Coates didn't expect his long essay to become the runaway success it has but reckons he was lucky the national conversation turned in his direction
The only fierce thing about award-winning British author Zadie Smith is her intelligence
If you haven't yet read anything by the bestselling author, this may be the ideal place to start
Tips on how to say sorry the right way
Animals exposed to tourists on a regular basis become less vigilant for predators and dangerously trusting of humans, allowing poachers to profit.
There was little to suggest he could win - beyond his pedigree and good looks - but low expectations turned out to be his greatest advantage.
Browbeating and pressure won't work, so try some subterfuge or have them join an orchestra and appeal to their team spirit.
A camp that teaches children who stutter to embrace their voices gets a boost from a fellow proud stutterer's charity bike rides
"She’s got amazing taste, and she works with an incredible design team. I tried not to let it freak me out," says award-winning costume designer for TV show, now in its fifth year.
With his follow-up to The Stanley Parable, Wreden has once again enlarged the medium
US$10-an-hour part-time professor of philosophy at American university forced to live like a monk, friend says after his death; recent report found a quarter of part-time academics in US receive public assistance such as food stamps.
Pentagram could have been huge, but lead singer Liebling had an appetite for annihilation that almost destroyed him
Two games that make children think for themselves
Turn 10 Studios’ new driving title is simply the greatest racing game ever – nothing else comes close
Filmmaker and her partners seek a 'Life Magazine for the internet age' in Field of Vision, which will commission short-form documentaries and stream them free of charge.
The writer of Into Thin Air, the bestseller about the 1996 disaster on the world's highest peak in which eight climbers died, says an incident in the film involving him never happened, and bemoans the fact its makers didn't consult him.
The first recognisable video game character, launched in Super Mario Bros 30 years ago this month, did for video games what Mickey Mouse did for cartoons. Gaming has coming a huge distance since.
The Mad Max video game begins much like the films: Max awakens after being beaten to within an inch of his life by a murderous band of angry Australians. He has no tools or car. The savages even stole his sweet jacket.
Parents expect teens' actions to match their developed bodies. But they won't always.
Amy McCready, author of a guide to raising kids in he 21st century, talks about tamping down the scourge of entitlement.
The British capital’s Autumn Season of Culture features a blockbuster series of exhibitions and performers.
Former spook Philip Houston has written a book about how to use spy agency techniques to get your nearest and dearest to come clean about stuff - though he's not suggesting you treat them as national security threats.
Practising mindfulness can help couples 'be in the moment' with each other and accept their reactions to the other's actions without passing judgment.
When a teenager rolls their eyes during a conversation, a parent should control the urge to call out the behaviour and instead wait until the reaction stops before continuing the conversation.
We may think we are showing love for our four-legged friends by spoiling them with food and treats, but in fact we're doing them no favours.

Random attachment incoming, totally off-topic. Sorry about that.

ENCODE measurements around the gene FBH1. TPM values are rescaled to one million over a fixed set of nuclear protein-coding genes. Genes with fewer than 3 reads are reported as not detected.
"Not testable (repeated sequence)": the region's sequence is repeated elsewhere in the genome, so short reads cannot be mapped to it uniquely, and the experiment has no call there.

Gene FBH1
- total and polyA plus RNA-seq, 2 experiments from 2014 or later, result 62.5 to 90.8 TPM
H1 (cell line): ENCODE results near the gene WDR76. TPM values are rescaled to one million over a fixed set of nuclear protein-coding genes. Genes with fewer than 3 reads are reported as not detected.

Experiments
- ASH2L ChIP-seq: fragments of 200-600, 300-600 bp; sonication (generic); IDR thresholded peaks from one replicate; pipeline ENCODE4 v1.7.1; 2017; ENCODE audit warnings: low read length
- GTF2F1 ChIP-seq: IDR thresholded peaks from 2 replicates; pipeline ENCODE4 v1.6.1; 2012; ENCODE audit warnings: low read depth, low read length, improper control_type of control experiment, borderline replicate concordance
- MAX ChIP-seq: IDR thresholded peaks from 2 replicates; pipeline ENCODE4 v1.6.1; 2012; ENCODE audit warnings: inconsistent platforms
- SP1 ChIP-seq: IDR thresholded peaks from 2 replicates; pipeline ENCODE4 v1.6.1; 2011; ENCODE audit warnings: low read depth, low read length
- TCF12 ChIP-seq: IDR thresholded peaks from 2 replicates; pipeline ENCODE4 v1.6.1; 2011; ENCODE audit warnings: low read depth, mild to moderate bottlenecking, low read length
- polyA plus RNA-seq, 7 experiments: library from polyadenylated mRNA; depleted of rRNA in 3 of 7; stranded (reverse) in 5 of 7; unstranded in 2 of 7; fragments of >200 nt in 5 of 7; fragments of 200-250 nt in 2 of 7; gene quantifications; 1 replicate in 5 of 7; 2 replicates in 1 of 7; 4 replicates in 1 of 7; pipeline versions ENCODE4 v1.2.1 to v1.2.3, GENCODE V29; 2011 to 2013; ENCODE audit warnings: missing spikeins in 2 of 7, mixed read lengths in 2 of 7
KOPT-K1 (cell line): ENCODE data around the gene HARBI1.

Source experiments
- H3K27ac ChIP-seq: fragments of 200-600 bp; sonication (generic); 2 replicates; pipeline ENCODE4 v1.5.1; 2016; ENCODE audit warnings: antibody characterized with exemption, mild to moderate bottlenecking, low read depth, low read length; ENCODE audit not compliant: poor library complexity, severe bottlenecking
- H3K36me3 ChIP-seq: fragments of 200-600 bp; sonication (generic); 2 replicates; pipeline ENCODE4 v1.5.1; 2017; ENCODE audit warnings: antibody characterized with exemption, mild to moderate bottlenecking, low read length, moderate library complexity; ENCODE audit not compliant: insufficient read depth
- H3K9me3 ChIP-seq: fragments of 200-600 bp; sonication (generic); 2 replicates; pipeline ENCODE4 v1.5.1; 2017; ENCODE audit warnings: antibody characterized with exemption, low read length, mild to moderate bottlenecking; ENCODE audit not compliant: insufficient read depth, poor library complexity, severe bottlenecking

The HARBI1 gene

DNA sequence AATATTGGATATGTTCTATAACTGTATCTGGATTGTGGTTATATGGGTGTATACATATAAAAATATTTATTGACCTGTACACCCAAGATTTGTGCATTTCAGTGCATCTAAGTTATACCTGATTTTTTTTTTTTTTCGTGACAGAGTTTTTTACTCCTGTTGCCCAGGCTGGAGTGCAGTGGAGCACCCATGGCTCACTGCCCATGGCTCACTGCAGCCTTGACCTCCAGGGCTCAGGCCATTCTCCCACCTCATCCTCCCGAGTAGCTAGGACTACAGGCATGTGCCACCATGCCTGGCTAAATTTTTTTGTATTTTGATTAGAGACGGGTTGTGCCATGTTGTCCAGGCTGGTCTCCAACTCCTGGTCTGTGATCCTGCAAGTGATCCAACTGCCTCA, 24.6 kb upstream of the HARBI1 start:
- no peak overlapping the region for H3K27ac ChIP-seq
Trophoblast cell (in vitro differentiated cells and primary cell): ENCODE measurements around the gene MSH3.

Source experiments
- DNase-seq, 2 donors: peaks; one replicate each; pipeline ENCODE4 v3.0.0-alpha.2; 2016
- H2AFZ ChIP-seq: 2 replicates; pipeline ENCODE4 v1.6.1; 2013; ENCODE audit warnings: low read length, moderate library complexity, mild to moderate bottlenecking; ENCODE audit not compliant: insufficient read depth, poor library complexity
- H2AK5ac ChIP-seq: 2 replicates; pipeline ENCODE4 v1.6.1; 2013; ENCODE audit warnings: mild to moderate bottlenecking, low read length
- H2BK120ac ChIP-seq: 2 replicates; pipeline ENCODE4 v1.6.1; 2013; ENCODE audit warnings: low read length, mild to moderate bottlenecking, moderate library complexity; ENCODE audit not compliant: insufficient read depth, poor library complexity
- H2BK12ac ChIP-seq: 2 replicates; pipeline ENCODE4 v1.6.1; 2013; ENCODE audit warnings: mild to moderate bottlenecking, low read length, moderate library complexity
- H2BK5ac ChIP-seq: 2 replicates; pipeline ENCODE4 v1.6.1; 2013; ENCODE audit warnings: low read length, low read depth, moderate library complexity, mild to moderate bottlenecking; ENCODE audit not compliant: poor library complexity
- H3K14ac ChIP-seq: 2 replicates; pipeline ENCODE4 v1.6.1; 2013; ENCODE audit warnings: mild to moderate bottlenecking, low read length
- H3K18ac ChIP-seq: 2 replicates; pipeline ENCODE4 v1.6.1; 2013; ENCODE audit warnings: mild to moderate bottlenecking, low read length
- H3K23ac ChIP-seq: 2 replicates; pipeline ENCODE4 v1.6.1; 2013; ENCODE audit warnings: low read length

Head of company that restored neo-realist classics Pather Panchali and its sequels says it's "the hardest thing we've ever done".
Religious leader's slaying in 1980 became emblematic of the country's civil war.
The chairman of Temple University's physics department lost his leadership post on Friday, one day after federal authorities accused him of illegally sharing sensitive US technology with entities in China.
Investigative journalist Seymour Hersh writes that account of the raid given to the public contains numerous falsehoods.
Study finds that UK and US children suffer much more psychologically if they've been pushed around by their peers than if they suffer child abuse.
The videos started in 2004. The speaker on the tape wore a head scarf that covered everything, but his eyes. He identified himself as "Azzam the American" and spoke for an hour, warning of the impending violence that would wash US streets with blood.
In what may be a first for a long-extinct non-human animal, scientists have assembled the complete genome of the woolly mammoth, gaining insight into why the last surviving population of the great beasts may have disappeared.
New research has shown - again - childhood immunisations do not contribute to a child's risk of developing autism, only days after vaccine sceptics flexed their political muscle in California's Legislature.
A Mercury-like body smashed into a young earth and gave our planet's core the radioactive elements necessary to generate a magnetic field, two Oxford geochemists say.
Research shows that early intervention is beneficial for children with autism spectrum disorder, but on average children aren't diagnosed until age four or five. That's about two years later than is possible, according to the US Centres for Disease Control and Prevention. Part of that delay is undoubtedly because autism spectrum disorder (ASD) is a developmental disorder that has widely ranging symptoms from mild to severe. Also, any symptoms a child is experiencing may not be immediately evident in toddlers.
It turns out that the GPS sensors built into most smartphones are sensitive enough to detect the earliest signs of quakes that are magnitude 7 and stronger, new research shows.
Health officials say that more than 100 people in southeastern Indiana have tested positive for HIV, an expansion of an outbreak that caused the state to declare a health emergency last month.
Short people have an increased risk of coronary artery disease. Scientists have established this link in several large studies, and a new one shows that it is not just a coincidence.
It is a lunar mystery that has lingered for decades: If the moon is made of material from another planetary body that crashed into earth, why is its chemical fingerprint so similar to that of our planet?
As the frozen Arctic soil known as "permafrost" thaws, it could release large amounts of carbon - in the form of both carbon dioxide and methane - to the atmosphere.
Professors use computer analysis to determine that Shakespeare wrote Double Falsehood.
Four oil-rich Arab nations, all with histories of philanthropy to United Nations and Middle Eastern causes, have donated vastly more money to the Clinton Foundation than they have to most other private charities.
Dr Fredric Brandt, the South Florida dermatologist dubbed "Baron of Botox" by W Magazine, died on Sunday at his Miami home.